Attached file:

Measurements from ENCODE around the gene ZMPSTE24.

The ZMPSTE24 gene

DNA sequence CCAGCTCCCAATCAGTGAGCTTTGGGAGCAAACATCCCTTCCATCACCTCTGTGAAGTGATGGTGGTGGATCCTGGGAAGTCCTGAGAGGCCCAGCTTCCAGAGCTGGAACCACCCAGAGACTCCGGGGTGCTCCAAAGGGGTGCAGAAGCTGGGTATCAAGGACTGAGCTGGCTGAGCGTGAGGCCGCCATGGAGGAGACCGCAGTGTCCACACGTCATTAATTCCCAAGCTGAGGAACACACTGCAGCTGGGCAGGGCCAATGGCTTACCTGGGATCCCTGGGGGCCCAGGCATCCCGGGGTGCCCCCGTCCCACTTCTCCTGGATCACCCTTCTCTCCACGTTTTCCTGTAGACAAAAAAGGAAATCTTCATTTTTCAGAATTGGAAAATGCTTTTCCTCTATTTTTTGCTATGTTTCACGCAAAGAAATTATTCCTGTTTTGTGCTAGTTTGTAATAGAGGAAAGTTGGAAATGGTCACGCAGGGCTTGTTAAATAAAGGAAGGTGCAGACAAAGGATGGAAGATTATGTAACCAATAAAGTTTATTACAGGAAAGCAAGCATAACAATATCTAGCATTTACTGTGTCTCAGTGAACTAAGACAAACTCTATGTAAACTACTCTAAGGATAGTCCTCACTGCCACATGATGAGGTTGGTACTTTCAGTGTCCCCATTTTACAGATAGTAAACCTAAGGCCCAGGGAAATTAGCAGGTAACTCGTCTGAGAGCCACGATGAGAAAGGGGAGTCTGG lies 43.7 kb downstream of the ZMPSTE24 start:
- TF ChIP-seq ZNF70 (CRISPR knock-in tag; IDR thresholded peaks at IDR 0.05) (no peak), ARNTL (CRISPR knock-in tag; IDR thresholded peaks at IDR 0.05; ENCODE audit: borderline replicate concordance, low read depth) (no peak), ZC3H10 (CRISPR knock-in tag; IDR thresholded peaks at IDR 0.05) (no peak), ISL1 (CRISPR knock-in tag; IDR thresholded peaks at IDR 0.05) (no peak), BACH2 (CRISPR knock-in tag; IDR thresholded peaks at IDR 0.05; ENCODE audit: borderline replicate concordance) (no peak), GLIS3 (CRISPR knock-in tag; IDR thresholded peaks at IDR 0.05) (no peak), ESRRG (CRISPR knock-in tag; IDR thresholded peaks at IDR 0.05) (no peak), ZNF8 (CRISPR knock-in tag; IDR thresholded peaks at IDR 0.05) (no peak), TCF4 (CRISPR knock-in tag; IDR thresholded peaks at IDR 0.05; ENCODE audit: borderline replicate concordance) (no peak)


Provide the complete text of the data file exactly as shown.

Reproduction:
Measurements from ENCODE around the gene ZMPSTE24.

The ZMPSTE24 gene

DNA sequence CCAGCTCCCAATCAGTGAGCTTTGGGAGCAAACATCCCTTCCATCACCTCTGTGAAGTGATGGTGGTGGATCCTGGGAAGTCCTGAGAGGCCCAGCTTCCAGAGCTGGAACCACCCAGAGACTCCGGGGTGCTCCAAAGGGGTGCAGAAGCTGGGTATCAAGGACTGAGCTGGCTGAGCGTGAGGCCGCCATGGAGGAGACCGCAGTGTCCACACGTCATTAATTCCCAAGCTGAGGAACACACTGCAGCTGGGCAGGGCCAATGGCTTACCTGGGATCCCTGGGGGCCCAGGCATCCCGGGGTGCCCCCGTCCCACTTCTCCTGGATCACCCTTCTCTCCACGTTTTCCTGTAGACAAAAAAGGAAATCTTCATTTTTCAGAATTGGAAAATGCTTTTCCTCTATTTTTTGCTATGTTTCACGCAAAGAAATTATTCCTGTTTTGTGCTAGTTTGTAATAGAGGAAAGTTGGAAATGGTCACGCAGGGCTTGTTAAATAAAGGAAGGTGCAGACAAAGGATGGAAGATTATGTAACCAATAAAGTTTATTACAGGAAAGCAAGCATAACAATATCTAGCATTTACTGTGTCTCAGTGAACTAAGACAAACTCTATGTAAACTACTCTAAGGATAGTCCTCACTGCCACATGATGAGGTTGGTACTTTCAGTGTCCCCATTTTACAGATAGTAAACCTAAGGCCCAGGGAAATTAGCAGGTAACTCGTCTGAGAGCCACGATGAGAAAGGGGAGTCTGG lies 43.7 kb downstream of the ZMPSTE24 start:
- TF ChIP-seq ZNF70 (CRISPR knock-in tag; IDR thresholded peaks at IDR 0.05) (no peak), ARNTL (CRISPR knock-in tag; IDR thresholded peaks at IDR 0.05; ENCODE audit: borderline replicate concordance, low read depth) (no peak), ZC3H10 (CRISPR knock-in tag; IDR thresholded peaks at IDR 0.05) (no peak), ISL1 (CRISPR knock-in tag; IDR thresholded peaks at IDR 0.05) (no peak), BACH2 (CRISPR knock-in tag; IDR thresholded peaks at IDR 0.05; ENCODE audit: borderline replicate concordance) (no peak), GLIS3 (CRISPR knock-in tag; IDR thresholded peaks at IDR 0.05) (no peak), ESRRG (CRISPR knock-in tag; IDR thresholded peaks at IDR 0.05) (no peak), ZNF8 (CRISPR knock-in tag; IDR thresholded peaks at IDR 0.05) (no peak), TCF4 (CRISPR knock-in tag; IDR thresholded peaks at IDR 0.05; ENCODE audit: borderline replicate concordance) (no peak)